Andrew Tanentzap didn’t tell anybody – not even his parents – he had applied for a Gates Cambridge Scholarship until he knew for sure he had it.
The 23-year-old biology graduate student kept mum for months. Oh, he’d told friends and family he’d applied to the University of Cambridge in England and a top Ivy League school in the United States. And he’d shared the good news this spring that the American university had offered him an all-expenses-paid studentship to complete a PhD in ecology. But when Cambridge accepted him in March, he’d kept it a secret – and waited.
Left: Andrew Tanentzap brandishes garlic mustard, a non-native species that has invaded the hills behind Ottawa’s Parliament Buildings
"It was great news, but I didn’t tell anyone because I had to demonstrate that I could pay tuition and living expenses to study for three years in the UK," said Tanentzap. He didn’t want to raise his parents’ hopes only to disappoint them if he couldn’t come up with the money.
All he needed was $150,000 by July 31, the deadline for accepting Cambridge’s offer.
When he’d applied to Cambridge, Tanentzap had ticked a little box: Yes, he would like to be considered for a Gates Cambridge Scholarship. In March he’d cleared the first hurdle to be eligible for the scholarship – acceptance to Cambridge. In May, he cleared the second hurdle – an interview by phone.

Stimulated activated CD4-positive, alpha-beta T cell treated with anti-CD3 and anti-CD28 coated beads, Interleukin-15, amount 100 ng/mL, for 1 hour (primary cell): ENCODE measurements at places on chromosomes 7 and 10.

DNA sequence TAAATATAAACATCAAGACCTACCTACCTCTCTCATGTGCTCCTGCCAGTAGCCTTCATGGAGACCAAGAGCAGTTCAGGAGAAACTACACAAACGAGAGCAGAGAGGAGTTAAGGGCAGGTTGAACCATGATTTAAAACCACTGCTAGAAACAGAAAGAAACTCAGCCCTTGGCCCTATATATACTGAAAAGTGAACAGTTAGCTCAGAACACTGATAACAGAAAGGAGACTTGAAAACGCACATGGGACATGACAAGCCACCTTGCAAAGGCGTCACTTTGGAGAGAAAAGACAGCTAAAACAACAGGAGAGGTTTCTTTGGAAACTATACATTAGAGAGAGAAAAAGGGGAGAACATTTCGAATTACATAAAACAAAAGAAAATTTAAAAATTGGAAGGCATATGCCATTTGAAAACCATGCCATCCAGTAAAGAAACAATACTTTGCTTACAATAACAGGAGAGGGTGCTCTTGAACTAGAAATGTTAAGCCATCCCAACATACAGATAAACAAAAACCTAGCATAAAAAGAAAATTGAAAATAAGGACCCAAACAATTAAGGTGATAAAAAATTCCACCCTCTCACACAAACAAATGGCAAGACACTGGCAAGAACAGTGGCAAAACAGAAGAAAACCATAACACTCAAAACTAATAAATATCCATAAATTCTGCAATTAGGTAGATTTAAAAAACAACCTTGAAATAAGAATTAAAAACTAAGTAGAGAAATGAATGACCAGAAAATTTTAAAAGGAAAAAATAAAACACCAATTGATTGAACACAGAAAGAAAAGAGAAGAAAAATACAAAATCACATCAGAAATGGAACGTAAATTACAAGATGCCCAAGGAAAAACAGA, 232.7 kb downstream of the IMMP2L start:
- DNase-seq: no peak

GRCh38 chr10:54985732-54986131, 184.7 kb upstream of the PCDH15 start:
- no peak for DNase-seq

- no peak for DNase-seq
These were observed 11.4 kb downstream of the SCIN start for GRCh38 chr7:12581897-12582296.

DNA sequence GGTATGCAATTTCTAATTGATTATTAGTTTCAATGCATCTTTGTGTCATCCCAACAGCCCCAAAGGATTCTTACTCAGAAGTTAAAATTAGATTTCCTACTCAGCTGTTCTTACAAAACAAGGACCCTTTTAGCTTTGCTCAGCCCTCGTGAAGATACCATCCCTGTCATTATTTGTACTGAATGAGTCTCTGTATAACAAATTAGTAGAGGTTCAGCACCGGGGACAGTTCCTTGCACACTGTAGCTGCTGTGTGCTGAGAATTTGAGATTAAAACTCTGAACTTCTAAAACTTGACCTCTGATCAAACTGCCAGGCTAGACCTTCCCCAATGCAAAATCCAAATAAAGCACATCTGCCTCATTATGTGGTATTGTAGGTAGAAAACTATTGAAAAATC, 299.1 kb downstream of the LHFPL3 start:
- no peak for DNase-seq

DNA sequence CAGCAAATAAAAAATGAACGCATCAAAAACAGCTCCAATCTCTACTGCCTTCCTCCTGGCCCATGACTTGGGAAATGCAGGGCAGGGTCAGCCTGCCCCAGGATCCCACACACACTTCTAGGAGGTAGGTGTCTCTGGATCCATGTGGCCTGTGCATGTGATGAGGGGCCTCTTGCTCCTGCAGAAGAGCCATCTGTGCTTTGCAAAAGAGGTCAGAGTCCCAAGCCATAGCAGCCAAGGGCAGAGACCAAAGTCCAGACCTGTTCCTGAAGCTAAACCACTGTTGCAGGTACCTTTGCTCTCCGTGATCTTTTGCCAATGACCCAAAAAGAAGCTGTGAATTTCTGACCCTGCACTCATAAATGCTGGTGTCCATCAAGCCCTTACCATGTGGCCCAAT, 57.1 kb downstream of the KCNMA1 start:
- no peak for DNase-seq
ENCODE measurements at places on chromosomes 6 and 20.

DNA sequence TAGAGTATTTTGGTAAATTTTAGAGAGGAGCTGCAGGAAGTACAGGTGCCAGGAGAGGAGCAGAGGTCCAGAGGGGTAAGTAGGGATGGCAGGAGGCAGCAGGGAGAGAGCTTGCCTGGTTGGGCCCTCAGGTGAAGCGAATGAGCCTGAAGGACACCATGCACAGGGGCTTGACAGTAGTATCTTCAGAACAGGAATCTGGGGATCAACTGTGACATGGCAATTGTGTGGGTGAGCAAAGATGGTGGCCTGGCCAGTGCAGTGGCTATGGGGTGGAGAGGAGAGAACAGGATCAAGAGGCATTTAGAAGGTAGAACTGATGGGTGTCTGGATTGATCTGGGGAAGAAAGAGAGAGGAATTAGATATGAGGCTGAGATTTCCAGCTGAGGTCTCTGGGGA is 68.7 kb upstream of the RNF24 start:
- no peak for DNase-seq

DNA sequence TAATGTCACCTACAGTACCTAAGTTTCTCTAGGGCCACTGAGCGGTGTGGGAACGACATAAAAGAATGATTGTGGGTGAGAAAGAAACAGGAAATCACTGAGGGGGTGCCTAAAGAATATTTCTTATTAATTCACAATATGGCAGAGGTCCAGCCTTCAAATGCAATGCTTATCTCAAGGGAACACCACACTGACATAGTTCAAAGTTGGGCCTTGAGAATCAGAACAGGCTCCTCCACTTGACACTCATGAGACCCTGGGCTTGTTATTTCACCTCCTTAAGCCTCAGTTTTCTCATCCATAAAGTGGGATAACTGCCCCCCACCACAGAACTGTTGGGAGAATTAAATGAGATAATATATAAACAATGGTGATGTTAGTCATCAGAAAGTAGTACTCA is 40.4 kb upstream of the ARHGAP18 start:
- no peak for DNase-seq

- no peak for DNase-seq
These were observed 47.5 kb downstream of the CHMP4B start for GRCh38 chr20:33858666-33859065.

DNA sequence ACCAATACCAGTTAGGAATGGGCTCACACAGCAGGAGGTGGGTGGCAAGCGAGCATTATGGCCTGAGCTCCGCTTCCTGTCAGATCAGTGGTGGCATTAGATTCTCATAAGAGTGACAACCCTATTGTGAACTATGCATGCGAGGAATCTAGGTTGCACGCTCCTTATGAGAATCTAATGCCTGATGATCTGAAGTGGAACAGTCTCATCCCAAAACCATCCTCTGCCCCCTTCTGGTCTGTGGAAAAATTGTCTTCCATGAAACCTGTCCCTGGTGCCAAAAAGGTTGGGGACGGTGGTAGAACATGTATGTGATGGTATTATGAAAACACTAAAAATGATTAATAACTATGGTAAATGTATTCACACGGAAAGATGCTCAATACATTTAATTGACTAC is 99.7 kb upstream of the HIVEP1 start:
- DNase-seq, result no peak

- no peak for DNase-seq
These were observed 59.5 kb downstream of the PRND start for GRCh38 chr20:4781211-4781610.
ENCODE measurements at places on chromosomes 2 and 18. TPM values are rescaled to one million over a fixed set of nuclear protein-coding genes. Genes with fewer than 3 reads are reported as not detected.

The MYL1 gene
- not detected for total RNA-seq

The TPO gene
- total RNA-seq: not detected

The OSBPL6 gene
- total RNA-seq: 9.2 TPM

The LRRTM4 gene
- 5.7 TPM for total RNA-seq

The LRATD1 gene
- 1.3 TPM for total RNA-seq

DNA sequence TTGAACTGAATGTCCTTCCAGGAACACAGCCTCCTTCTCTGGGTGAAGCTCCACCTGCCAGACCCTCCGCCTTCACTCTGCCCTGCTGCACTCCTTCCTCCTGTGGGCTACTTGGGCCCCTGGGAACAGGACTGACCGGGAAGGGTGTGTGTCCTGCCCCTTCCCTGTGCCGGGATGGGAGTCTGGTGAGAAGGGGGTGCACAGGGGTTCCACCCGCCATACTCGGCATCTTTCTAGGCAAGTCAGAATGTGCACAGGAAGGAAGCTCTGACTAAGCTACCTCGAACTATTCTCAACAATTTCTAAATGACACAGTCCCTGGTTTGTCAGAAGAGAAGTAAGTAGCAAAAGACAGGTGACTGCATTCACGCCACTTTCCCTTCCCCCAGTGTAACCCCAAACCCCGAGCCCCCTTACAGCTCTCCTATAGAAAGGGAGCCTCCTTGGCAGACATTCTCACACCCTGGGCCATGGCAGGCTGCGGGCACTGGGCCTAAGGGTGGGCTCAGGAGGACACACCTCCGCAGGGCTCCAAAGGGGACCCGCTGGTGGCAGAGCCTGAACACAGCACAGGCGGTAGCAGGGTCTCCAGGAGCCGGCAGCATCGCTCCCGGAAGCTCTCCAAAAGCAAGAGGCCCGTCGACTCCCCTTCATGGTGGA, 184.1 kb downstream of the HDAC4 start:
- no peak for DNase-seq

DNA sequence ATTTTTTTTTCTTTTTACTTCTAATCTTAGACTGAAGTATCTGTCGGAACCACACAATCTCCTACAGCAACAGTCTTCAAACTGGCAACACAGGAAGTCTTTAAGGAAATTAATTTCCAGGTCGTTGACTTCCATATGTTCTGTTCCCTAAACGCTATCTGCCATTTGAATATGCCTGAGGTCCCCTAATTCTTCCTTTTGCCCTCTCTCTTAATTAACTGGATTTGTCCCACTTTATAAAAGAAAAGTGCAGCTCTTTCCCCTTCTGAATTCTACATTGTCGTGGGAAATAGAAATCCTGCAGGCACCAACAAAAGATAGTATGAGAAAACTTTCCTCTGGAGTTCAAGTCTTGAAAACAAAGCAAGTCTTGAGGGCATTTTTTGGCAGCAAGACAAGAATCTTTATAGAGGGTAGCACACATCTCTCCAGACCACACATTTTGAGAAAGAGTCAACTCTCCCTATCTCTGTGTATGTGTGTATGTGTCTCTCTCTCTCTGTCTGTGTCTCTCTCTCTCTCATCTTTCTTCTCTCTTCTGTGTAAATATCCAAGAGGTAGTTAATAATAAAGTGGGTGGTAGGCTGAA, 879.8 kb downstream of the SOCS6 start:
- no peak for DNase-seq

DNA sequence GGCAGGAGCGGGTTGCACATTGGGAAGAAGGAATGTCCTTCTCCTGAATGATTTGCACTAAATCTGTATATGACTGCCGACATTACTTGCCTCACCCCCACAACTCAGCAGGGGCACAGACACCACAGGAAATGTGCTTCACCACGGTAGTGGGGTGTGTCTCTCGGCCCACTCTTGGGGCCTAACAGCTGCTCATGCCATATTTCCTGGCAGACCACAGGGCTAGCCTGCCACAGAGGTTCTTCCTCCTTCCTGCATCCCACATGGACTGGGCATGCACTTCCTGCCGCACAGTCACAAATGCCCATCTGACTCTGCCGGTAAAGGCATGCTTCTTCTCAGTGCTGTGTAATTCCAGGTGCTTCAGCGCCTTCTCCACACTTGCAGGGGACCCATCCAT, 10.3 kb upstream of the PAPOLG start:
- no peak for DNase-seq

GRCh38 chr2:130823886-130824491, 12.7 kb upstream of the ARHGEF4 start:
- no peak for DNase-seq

He was expecting the call. The Gates Cambridge Trust, set up by the Bill & Melinda Gates Foundation to administer 230 international scholarships at any one time, had alerted him. On Thursday, May 10, before anyone else was out of bed, Tanentzap waited in the basement of his parents’ Willowdale home. When the phone rang at 7am, he knew by the ring that it was an international call – and he knew he would have only 20 minutes to make a good impression. He lifted the receiver.
On the other end were several senior British scientists. The trust had told Tanentzap to expect questions about his research and why it excites him, about the broader field he’s in, and why coming to Cambridge would help his work. The final advice was "relax and enjoy the interview." After cursory introductions, the interviewers skipped the niceties and cut to the chase. "They wasted no time," said Tanentzap. "They fired one question after another. It was the most intense interview I’ve ever had."